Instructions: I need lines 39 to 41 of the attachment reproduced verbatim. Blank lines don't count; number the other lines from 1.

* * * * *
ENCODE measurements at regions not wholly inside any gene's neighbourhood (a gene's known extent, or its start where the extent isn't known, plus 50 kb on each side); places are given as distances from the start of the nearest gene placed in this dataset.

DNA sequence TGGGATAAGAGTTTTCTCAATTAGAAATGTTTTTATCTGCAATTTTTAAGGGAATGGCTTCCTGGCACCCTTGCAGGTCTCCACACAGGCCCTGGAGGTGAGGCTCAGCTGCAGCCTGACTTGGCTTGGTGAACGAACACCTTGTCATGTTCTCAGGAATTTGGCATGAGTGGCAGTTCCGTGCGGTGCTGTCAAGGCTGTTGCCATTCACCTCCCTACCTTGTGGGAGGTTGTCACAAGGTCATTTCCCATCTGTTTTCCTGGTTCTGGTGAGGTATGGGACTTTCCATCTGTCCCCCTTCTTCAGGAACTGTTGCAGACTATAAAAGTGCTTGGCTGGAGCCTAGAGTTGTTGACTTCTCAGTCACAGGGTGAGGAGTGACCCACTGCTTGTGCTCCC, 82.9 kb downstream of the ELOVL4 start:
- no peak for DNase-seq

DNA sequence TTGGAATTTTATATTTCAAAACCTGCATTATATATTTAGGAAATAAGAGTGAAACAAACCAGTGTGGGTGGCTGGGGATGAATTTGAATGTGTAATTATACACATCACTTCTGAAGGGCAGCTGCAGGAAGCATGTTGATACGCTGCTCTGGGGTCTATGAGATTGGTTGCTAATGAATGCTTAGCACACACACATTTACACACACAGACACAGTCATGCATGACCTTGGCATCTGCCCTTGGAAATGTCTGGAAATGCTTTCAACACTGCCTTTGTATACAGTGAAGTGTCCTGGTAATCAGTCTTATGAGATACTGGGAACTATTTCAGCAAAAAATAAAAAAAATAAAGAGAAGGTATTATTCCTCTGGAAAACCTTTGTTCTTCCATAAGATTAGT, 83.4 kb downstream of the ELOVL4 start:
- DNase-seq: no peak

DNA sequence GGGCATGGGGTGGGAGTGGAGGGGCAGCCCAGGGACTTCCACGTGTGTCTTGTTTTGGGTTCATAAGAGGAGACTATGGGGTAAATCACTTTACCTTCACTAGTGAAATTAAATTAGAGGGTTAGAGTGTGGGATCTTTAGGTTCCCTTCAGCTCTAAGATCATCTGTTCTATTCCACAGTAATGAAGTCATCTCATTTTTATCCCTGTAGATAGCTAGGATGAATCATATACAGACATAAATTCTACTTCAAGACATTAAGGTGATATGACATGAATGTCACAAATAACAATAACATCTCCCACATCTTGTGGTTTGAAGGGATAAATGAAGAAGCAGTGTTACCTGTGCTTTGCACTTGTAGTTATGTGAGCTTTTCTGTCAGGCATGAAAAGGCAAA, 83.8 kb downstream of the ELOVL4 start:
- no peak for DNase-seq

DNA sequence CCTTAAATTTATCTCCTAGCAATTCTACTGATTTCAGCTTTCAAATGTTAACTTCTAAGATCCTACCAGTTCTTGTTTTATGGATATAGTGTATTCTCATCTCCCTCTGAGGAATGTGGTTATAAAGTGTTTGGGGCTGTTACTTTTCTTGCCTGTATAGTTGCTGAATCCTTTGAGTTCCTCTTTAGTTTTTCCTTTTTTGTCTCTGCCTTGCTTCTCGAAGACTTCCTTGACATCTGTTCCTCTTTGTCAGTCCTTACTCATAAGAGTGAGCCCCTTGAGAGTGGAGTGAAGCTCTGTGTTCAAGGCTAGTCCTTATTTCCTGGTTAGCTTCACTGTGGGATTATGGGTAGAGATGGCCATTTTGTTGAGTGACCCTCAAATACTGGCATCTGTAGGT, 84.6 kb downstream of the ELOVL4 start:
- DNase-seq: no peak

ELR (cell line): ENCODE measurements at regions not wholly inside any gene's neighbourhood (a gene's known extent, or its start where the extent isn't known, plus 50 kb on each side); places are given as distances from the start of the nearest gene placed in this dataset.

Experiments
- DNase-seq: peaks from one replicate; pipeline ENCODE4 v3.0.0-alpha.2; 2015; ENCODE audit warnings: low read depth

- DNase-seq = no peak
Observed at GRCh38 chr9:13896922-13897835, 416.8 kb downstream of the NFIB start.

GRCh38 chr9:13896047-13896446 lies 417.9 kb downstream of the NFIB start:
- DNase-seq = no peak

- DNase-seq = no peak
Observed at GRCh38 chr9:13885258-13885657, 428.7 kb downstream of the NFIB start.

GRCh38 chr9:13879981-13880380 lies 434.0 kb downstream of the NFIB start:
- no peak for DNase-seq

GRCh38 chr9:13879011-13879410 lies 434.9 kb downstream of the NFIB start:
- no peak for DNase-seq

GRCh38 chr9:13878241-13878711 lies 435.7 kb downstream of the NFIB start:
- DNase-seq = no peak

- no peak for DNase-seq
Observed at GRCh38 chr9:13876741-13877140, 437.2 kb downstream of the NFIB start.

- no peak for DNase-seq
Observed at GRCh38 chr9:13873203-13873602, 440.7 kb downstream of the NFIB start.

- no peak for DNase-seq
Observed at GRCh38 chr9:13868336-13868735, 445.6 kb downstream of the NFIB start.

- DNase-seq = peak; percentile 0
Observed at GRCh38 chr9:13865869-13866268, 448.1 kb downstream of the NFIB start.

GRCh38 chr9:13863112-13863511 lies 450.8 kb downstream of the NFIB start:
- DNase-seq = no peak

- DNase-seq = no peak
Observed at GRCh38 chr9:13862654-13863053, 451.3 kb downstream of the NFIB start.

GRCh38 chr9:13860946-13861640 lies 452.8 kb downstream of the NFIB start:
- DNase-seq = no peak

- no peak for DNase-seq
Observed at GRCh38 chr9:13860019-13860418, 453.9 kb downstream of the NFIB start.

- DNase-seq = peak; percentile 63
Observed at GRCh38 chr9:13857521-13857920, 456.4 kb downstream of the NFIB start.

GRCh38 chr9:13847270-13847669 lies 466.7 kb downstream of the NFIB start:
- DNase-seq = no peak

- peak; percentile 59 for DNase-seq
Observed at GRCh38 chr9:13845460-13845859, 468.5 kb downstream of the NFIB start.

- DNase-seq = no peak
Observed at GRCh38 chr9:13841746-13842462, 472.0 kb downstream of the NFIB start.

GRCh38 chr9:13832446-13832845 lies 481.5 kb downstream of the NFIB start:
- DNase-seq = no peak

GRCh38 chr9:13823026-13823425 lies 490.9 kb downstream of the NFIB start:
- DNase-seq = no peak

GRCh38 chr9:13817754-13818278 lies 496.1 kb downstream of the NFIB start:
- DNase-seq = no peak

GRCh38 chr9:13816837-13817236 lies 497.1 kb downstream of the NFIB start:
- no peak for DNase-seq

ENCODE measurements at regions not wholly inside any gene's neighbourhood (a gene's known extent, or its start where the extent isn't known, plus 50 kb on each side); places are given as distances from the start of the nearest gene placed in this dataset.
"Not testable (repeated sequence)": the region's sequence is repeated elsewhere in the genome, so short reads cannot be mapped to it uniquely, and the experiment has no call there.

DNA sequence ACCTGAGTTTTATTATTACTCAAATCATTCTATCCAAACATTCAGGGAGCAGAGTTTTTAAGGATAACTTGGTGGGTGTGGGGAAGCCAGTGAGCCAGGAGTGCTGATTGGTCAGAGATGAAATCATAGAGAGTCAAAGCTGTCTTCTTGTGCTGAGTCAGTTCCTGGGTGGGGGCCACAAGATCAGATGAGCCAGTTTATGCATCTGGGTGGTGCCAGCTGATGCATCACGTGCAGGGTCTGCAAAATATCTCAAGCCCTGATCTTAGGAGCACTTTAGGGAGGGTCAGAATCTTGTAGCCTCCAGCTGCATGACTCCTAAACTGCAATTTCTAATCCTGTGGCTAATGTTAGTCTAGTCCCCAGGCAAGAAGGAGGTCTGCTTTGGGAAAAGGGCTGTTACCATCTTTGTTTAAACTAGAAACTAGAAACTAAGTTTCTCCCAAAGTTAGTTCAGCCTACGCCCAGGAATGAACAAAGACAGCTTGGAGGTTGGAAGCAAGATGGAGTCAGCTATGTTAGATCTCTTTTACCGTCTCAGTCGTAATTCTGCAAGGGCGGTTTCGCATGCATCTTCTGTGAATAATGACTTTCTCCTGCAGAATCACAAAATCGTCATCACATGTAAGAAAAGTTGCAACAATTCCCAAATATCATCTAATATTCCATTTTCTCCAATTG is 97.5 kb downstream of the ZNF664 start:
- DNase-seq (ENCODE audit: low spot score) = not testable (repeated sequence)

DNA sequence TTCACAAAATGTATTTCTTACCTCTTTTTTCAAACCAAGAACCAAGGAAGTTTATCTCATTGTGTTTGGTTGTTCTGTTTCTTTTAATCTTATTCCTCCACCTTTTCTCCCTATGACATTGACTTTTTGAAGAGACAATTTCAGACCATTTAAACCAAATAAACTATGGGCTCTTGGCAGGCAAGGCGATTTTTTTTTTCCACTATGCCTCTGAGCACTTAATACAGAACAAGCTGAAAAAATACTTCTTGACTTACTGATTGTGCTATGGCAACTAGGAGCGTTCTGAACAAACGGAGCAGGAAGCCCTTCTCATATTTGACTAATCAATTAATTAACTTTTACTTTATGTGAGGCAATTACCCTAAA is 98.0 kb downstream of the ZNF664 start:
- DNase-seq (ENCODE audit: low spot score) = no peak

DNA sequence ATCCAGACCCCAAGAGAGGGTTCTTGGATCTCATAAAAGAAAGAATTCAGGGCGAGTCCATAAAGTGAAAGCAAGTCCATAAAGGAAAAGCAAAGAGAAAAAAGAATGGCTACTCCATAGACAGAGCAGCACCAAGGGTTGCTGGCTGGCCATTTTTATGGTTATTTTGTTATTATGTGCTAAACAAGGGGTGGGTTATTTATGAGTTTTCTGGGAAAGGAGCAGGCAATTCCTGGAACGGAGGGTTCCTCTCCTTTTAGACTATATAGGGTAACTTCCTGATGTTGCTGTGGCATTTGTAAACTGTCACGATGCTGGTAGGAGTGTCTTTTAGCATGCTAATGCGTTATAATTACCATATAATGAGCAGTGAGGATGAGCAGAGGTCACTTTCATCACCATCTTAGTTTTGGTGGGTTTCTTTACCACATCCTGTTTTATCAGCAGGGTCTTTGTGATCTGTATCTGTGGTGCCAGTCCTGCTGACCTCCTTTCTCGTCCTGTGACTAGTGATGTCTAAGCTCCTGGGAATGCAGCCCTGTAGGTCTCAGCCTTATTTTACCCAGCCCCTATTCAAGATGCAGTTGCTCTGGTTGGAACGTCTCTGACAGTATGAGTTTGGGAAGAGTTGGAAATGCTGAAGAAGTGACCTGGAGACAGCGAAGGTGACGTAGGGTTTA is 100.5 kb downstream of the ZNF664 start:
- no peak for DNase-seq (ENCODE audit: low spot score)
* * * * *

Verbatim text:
- no peak for DNase-seq
Observed at GRCh38 chr9:13860019-13860418, 453.9 kb downstream of the NFIB start.

- DNase-seq = peak; percentile 63